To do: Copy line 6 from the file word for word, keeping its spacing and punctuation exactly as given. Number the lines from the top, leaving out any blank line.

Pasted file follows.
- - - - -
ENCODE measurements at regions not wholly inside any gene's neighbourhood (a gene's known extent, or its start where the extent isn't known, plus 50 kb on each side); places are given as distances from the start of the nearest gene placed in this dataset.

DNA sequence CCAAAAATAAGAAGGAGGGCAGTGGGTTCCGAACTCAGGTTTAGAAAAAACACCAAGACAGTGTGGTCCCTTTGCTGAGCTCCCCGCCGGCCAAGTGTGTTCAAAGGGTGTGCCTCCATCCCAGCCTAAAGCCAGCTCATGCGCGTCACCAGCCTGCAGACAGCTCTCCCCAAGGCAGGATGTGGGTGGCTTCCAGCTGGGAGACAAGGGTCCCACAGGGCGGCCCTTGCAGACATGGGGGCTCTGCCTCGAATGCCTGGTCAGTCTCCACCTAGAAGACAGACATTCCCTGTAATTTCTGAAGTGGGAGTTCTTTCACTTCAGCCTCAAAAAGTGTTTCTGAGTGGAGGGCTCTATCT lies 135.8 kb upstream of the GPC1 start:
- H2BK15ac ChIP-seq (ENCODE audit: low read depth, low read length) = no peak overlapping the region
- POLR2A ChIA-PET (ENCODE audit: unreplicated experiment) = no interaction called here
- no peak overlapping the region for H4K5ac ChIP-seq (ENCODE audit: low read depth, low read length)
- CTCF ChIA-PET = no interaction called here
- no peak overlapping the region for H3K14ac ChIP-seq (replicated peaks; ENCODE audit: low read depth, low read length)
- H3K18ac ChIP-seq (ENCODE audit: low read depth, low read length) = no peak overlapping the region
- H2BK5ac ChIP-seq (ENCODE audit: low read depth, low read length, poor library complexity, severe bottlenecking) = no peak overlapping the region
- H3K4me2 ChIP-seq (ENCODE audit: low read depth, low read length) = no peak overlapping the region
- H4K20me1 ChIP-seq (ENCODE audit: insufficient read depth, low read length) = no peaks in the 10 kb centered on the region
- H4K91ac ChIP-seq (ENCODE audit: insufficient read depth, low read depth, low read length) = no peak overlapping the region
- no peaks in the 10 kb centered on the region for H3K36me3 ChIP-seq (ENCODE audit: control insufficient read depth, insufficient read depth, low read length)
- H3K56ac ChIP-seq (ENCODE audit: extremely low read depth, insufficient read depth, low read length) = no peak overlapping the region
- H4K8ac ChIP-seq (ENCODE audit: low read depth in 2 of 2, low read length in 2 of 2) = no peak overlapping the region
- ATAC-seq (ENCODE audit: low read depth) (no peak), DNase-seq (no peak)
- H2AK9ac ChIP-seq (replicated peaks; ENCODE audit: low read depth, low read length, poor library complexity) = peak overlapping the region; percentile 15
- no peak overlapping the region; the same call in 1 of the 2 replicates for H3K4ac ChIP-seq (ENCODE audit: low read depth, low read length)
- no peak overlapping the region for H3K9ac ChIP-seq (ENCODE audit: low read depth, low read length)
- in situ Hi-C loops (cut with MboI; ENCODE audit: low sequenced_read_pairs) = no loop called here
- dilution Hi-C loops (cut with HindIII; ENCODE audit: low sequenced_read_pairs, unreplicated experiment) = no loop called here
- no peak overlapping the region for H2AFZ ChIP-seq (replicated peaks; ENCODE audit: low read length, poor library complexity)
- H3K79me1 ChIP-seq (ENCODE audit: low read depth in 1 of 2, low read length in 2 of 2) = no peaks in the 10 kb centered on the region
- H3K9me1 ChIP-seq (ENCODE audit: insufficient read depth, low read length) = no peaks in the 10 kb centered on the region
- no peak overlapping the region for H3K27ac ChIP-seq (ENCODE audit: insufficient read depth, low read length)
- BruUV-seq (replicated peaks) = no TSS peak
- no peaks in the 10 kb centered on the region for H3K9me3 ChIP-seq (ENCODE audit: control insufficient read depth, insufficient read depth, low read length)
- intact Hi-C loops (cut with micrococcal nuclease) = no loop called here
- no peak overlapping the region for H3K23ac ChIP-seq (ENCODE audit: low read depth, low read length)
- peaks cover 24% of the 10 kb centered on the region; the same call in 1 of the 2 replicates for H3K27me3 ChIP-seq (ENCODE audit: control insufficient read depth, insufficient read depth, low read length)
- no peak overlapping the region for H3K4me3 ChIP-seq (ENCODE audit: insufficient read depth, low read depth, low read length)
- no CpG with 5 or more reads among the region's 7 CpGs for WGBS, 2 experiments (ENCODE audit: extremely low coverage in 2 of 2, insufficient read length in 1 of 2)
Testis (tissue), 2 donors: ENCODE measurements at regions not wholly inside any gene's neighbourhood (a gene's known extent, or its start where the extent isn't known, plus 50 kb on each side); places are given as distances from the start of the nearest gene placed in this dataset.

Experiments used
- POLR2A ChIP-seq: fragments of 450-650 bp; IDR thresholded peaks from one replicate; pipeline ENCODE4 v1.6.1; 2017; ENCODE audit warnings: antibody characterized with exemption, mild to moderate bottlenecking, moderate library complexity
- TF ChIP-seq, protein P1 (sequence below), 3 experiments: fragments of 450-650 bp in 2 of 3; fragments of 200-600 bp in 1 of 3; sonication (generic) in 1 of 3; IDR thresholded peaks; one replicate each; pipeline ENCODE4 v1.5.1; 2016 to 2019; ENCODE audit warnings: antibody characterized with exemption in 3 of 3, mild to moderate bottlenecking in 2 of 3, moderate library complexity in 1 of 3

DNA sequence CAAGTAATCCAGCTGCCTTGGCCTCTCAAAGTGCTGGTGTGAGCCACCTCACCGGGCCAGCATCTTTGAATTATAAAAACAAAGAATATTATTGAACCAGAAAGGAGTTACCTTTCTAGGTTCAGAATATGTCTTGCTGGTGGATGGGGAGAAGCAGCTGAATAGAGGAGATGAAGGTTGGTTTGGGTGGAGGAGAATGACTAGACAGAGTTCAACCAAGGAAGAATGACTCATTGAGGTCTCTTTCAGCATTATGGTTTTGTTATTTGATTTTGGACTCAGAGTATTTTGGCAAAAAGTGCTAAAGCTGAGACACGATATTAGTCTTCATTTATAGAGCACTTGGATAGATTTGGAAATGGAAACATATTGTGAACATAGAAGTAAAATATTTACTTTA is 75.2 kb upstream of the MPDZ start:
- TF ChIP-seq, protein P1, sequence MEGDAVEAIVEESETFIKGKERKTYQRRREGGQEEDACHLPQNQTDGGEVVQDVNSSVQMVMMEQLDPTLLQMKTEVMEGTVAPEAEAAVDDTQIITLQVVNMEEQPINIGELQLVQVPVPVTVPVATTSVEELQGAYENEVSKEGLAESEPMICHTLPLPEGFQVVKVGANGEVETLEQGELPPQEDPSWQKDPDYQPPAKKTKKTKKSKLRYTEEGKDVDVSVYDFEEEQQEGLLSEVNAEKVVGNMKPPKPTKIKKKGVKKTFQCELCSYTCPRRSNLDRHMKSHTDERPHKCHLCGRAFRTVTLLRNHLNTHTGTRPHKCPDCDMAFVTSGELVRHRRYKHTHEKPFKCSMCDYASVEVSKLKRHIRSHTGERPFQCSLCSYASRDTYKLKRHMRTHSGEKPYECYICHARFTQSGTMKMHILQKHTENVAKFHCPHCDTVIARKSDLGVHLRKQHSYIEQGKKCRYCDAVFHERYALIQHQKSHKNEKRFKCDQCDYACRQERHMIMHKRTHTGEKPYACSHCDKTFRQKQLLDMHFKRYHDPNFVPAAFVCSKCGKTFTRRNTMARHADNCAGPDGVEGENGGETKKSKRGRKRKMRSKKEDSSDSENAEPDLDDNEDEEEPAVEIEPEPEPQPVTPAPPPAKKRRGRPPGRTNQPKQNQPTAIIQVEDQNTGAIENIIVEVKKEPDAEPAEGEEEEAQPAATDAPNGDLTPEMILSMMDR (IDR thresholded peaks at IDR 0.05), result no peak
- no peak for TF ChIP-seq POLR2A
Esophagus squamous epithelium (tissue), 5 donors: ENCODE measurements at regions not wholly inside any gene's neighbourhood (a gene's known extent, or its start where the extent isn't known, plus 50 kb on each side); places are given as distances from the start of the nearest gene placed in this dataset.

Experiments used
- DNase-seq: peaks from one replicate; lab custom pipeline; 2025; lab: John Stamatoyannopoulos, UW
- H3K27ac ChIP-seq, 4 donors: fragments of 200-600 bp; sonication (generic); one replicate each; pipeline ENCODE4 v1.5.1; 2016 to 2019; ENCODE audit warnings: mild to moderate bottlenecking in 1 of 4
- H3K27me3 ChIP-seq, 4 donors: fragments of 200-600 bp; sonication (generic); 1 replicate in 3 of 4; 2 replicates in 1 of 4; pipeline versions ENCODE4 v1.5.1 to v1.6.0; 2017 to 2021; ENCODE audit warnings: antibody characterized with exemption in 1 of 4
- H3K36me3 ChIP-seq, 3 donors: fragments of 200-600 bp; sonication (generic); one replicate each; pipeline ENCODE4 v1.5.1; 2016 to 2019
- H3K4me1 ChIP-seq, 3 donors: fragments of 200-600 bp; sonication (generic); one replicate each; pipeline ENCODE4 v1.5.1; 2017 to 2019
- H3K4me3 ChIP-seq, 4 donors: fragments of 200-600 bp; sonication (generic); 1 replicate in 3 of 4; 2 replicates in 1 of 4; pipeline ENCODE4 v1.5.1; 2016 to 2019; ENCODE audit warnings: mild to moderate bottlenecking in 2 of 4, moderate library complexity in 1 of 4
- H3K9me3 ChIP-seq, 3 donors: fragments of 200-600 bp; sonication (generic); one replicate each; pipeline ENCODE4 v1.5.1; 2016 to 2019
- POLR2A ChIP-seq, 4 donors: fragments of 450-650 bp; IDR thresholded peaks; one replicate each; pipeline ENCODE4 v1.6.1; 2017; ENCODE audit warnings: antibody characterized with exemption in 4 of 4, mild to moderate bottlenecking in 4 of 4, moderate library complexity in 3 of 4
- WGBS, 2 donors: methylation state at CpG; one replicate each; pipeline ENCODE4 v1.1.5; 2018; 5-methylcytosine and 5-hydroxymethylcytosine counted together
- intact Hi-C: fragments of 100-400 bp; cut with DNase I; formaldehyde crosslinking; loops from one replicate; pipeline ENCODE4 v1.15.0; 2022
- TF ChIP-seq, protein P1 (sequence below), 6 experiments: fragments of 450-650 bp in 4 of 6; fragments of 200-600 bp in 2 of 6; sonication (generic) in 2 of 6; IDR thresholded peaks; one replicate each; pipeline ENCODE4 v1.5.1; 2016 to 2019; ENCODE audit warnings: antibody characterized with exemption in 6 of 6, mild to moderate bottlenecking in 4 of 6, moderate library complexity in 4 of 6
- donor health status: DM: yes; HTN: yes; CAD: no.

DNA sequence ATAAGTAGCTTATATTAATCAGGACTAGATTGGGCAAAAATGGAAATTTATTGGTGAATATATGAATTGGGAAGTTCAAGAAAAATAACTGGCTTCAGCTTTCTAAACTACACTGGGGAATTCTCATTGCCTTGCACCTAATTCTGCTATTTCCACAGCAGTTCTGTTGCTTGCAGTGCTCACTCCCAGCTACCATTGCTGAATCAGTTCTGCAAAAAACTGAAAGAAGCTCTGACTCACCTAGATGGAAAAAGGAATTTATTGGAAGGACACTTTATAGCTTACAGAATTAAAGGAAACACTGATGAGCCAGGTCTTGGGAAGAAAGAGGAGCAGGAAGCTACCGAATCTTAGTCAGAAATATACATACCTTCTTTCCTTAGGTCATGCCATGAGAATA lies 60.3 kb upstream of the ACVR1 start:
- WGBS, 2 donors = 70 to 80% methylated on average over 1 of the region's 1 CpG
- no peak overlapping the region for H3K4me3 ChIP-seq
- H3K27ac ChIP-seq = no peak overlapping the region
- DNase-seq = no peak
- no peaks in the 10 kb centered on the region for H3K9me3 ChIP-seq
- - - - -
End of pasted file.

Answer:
- CTCF ChIA-PET = no interaction called here